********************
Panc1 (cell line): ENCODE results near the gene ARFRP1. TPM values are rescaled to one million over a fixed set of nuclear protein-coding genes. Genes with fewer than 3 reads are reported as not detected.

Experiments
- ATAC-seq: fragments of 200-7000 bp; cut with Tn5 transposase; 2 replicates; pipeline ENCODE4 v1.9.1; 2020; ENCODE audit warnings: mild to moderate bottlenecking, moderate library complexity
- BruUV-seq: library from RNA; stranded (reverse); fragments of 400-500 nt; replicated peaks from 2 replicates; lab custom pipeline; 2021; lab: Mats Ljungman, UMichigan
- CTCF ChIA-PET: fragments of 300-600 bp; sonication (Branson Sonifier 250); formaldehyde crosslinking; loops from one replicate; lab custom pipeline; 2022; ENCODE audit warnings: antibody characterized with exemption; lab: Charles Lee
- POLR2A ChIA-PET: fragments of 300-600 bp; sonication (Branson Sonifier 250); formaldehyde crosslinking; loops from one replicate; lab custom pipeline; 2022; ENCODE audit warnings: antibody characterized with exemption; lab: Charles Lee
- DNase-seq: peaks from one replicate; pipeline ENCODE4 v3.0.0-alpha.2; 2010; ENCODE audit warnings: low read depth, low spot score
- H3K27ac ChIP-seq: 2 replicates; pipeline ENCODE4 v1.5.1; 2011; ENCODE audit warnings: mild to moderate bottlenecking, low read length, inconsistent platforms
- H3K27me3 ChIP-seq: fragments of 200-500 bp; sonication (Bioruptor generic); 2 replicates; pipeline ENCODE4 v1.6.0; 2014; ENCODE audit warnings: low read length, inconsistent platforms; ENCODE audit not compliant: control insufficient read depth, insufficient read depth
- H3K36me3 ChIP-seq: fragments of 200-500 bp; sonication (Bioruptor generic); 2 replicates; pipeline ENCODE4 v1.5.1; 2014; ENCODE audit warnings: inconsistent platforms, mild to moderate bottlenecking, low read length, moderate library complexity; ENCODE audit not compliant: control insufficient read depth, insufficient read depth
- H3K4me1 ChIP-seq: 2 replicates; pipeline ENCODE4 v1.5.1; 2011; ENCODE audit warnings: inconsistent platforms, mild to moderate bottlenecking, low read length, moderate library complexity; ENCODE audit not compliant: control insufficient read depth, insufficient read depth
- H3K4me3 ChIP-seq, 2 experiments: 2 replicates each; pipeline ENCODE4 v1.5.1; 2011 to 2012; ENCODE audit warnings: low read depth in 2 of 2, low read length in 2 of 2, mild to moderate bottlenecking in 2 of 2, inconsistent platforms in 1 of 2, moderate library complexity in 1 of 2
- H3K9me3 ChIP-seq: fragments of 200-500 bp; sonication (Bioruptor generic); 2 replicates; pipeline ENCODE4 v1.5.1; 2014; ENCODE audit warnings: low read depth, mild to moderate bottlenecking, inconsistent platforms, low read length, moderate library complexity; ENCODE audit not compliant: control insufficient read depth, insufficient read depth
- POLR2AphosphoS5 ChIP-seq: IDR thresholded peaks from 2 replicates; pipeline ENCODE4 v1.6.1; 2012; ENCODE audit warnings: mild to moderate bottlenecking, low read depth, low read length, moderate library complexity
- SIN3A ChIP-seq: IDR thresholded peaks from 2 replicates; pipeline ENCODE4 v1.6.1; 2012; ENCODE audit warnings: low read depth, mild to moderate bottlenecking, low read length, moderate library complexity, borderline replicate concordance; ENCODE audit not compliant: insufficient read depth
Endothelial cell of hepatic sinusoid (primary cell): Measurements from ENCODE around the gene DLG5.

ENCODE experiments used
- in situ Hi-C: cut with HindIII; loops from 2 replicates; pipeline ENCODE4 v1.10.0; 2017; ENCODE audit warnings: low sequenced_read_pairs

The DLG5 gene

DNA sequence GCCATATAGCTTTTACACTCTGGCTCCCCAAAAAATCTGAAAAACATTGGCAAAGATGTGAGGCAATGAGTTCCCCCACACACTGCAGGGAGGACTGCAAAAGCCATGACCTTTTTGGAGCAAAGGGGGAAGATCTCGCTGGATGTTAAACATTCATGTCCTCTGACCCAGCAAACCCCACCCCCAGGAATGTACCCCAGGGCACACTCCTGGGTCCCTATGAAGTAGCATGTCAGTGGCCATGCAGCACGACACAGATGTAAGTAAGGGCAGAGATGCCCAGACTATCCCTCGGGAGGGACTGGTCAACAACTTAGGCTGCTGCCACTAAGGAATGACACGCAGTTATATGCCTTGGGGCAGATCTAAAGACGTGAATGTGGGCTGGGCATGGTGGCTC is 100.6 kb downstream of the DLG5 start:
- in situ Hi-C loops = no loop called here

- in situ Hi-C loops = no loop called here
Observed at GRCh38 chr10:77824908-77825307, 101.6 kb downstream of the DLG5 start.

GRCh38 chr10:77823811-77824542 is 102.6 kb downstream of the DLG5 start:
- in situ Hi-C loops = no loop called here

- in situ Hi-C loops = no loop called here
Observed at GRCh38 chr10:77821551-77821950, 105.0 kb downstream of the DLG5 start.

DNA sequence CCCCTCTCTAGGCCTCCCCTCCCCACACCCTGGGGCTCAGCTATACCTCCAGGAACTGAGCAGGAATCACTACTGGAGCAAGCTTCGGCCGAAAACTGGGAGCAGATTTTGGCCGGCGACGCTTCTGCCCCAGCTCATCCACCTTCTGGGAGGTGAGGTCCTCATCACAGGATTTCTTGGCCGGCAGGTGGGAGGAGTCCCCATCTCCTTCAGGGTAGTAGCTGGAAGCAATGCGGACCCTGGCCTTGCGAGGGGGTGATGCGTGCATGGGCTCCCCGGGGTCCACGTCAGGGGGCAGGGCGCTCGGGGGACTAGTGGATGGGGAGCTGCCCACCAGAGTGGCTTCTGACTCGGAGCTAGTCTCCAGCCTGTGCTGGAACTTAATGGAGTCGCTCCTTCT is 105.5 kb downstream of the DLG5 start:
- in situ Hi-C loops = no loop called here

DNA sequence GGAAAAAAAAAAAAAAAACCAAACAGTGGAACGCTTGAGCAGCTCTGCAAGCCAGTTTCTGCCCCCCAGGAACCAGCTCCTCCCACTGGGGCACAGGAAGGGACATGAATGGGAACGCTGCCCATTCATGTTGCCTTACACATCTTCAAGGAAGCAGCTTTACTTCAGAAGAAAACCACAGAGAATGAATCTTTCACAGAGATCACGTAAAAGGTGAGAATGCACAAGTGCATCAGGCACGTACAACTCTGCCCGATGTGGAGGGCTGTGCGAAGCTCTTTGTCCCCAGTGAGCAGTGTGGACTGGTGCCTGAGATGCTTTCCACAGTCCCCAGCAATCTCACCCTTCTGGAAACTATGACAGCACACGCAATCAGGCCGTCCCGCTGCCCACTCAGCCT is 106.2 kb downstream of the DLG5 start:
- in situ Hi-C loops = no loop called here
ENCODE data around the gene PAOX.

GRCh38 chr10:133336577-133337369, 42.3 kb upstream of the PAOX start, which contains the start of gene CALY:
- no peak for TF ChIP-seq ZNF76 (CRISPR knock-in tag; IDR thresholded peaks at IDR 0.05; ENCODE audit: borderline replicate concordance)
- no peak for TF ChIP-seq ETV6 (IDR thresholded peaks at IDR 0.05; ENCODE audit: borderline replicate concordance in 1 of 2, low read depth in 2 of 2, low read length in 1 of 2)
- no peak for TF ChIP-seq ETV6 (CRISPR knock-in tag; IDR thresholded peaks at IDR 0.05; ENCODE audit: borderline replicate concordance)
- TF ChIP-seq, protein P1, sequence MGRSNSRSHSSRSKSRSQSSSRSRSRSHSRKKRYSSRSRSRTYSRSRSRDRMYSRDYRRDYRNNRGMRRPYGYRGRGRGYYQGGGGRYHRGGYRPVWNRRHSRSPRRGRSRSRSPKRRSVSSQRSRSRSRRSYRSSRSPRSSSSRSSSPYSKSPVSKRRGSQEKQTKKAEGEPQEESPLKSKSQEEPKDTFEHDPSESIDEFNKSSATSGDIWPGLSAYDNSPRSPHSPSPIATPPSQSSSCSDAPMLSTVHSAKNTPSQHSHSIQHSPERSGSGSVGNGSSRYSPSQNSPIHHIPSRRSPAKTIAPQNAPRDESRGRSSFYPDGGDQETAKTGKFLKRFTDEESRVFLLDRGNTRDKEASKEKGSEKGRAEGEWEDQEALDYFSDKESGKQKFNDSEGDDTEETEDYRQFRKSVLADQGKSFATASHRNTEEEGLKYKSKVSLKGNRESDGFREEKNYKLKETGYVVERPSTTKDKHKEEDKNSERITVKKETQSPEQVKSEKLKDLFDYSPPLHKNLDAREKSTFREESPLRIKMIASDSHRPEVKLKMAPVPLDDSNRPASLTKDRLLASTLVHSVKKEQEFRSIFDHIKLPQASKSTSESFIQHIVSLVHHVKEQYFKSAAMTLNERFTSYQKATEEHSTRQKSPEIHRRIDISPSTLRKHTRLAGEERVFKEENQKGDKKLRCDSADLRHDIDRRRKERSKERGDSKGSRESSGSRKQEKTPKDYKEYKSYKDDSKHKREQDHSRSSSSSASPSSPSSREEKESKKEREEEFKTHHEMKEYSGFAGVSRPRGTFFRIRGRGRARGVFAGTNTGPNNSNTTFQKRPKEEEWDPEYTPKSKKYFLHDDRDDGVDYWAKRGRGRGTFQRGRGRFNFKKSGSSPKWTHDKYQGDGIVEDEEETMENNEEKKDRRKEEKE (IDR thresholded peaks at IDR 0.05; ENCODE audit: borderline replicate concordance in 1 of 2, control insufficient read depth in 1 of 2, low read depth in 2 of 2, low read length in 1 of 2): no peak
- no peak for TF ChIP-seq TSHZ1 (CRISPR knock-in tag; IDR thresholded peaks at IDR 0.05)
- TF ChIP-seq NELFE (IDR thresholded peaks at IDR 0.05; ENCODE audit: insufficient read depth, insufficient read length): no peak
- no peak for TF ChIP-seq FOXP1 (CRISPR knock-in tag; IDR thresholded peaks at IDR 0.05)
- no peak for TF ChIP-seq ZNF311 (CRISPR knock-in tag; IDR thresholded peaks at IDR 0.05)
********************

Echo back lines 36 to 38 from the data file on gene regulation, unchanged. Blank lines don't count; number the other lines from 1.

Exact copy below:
- no peak for TF ChIP-seq ETV6 (CRISPR knock-in tag; IDR thresholded peaks at IDR 0.05; ENCODE audit: borderline replicate concordance)
- TF ChIP-seq, protein P1, sequence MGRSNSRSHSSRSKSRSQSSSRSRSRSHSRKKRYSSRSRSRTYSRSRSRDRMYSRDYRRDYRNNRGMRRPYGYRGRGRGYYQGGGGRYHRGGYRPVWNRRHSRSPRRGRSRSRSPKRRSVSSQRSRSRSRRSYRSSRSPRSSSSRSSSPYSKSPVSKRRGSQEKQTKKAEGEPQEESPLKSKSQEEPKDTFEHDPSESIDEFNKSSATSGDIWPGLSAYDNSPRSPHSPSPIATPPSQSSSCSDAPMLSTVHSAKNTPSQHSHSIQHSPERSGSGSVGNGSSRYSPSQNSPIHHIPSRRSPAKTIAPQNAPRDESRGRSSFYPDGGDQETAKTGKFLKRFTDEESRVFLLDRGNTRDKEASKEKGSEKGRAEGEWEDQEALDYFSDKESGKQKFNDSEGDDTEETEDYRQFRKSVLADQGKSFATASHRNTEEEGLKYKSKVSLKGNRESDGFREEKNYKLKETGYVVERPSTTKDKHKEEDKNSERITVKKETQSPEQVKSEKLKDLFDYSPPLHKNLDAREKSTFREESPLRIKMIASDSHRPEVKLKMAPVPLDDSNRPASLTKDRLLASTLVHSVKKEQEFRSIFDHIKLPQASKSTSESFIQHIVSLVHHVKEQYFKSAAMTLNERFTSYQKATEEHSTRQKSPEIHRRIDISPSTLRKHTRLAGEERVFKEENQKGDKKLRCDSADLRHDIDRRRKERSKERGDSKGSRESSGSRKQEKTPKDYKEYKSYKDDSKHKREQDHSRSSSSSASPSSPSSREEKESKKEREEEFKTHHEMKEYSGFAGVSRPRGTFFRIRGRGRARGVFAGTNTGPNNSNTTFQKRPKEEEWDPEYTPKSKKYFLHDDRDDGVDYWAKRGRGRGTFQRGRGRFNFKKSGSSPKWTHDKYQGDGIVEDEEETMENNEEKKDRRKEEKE (IDR thresholded peaks at IDR 0.05; ENCODE audit: borderline replicate concordance in 1 of 2, control insufficient read depth in 1 of 2, low read depth in 2 of 2, low read length in 1 of 2): no peak
- no peak for TF ChIP-seq TSHZ1 (CRISPR knock-in tag; IDR thresholded peaks at IDR 0.05)